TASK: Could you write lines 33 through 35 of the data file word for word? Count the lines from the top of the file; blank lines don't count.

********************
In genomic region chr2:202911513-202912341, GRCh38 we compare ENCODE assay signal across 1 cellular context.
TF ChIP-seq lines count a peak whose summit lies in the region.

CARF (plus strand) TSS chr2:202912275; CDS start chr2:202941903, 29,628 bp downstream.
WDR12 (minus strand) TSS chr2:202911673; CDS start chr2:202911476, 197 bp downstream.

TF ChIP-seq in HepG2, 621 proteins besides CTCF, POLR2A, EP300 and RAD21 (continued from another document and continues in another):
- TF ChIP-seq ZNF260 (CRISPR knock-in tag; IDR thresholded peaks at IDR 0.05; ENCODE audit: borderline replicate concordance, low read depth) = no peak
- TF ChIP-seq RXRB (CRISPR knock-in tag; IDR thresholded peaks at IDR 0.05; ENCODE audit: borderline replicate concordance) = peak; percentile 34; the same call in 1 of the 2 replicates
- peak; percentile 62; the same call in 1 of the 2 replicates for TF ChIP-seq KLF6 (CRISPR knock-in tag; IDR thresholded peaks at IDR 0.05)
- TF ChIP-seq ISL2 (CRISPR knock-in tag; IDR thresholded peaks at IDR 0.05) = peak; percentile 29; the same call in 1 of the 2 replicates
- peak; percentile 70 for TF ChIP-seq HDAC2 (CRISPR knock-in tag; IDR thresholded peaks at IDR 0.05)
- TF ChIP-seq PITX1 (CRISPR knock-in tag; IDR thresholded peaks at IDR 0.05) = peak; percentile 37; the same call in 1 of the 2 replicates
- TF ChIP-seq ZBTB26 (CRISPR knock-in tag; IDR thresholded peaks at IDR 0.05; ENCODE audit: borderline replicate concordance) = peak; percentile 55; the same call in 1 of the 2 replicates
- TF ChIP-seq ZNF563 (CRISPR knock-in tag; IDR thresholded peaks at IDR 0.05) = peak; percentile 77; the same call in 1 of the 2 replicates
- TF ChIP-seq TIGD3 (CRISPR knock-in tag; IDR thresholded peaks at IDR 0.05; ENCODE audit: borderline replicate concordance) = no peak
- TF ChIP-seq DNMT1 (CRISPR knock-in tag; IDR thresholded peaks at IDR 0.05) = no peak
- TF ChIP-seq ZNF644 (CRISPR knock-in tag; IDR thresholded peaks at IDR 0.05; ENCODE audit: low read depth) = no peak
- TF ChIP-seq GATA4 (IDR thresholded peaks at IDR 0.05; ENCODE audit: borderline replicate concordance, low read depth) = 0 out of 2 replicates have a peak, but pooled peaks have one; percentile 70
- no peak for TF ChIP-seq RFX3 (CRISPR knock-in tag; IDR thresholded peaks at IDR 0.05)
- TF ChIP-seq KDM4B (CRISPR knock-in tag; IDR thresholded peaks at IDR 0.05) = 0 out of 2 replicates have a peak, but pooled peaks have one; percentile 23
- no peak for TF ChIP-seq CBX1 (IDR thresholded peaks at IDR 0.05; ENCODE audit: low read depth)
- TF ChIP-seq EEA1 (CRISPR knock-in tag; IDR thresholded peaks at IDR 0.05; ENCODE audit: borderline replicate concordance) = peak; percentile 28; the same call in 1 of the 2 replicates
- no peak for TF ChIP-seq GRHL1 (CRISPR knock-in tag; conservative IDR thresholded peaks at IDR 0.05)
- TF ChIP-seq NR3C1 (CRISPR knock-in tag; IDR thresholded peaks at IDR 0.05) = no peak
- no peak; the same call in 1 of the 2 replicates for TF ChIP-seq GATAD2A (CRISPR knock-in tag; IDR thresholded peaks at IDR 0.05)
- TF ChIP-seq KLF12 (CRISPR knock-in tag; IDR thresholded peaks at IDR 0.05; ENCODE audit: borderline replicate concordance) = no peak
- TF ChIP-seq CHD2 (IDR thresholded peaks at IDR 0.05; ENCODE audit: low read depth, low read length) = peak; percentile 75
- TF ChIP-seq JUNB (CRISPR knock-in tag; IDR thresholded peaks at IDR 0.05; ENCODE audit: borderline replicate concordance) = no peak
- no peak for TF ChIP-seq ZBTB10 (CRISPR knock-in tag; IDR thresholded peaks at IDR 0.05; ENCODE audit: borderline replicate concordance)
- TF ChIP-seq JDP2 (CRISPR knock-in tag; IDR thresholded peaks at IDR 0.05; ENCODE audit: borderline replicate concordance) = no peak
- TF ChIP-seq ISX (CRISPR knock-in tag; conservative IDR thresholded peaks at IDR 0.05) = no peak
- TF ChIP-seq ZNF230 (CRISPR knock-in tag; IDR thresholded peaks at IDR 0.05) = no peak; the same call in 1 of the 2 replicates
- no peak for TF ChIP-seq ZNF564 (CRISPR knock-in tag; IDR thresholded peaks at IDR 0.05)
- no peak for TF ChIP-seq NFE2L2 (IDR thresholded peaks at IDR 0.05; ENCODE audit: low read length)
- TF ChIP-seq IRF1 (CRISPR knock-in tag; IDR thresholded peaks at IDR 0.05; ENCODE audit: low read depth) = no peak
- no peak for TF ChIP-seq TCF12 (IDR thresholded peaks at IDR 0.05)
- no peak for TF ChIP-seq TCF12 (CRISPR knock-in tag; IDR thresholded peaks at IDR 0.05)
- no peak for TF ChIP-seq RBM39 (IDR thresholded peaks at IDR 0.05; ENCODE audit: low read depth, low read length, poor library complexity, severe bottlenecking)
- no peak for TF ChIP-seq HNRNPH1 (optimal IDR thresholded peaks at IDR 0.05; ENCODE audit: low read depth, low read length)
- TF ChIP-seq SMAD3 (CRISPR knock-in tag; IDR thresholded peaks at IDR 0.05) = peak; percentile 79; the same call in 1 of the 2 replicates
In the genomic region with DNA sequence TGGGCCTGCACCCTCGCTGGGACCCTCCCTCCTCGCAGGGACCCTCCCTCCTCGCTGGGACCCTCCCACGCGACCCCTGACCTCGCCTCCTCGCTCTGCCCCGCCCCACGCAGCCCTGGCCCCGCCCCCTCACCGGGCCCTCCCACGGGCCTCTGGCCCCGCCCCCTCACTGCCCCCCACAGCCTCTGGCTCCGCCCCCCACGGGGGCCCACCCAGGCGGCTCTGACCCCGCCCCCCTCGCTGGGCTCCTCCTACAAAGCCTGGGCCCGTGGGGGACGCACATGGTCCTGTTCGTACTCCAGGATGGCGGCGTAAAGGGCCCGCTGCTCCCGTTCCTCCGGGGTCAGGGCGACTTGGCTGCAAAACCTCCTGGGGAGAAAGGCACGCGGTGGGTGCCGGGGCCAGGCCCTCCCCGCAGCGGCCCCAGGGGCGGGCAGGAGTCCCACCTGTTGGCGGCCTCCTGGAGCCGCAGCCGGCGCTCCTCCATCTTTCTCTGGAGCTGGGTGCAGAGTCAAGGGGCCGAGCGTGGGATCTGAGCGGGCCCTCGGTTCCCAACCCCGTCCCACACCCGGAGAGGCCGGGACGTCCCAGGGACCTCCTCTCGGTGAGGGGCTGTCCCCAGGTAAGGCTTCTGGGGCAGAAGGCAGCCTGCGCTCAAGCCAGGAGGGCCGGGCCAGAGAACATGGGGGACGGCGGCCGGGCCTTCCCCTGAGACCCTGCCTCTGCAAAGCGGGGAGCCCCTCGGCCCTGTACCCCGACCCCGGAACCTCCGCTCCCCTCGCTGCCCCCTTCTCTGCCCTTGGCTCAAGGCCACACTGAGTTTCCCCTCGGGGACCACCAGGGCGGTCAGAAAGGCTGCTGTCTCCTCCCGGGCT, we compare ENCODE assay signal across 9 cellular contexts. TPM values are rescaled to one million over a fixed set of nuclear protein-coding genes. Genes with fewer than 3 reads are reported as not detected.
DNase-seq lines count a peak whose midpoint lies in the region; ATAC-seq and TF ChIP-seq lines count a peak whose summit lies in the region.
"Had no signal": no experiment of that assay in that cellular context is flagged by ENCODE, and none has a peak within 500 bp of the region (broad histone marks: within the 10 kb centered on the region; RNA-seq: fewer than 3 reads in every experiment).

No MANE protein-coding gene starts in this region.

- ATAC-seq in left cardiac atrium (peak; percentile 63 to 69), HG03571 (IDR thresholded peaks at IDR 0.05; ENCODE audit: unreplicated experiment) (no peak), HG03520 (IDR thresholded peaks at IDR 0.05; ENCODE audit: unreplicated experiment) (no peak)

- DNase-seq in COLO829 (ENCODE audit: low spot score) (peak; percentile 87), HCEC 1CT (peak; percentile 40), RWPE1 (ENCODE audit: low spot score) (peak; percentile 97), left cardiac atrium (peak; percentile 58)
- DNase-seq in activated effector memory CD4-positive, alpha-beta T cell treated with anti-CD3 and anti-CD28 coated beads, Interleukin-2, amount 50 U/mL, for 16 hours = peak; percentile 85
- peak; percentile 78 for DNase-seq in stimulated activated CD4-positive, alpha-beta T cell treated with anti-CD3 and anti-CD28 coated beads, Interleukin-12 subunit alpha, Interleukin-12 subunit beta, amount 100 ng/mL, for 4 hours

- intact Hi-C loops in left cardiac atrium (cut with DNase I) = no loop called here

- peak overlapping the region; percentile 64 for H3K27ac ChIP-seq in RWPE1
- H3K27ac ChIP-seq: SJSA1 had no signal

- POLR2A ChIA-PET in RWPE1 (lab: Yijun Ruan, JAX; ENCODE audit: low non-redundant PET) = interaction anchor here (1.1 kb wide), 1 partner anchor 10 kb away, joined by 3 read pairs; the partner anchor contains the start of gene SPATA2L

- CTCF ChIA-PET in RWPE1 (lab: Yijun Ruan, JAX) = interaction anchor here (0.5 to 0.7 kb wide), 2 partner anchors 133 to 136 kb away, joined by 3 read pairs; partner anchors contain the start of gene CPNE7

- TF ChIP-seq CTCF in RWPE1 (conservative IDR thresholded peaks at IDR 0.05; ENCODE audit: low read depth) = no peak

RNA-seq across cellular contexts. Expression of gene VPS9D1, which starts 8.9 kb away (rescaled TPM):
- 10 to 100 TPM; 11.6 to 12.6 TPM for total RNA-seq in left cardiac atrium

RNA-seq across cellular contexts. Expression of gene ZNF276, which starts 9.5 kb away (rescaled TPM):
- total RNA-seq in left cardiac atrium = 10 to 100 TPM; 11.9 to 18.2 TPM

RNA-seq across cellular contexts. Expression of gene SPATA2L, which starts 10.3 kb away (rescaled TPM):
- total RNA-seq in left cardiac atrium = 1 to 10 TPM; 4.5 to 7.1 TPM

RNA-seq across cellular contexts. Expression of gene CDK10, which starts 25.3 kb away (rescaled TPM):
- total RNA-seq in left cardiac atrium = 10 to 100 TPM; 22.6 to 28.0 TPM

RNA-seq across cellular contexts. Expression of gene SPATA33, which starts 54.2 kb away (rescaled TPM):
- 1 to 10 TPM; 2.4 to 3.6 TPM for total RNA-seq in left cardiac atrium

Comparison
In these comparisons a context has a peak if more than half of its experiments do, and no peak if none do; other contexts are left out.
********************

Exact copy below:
- no peak for TF ChIP-seq NFE2L2 (IDR thresholded peaks at IDR 0.05; ENCODE audit: low read length)
- TF ChIP-seq IRF1 (CRISPR knock-in tag; IDR thresholded peaks at IDR 0.05; ENCODE audit: low read depth) = no peak
- no peak for TF ChIP-seq TCF12 (IDR thresholded peaks at IDR 0.05)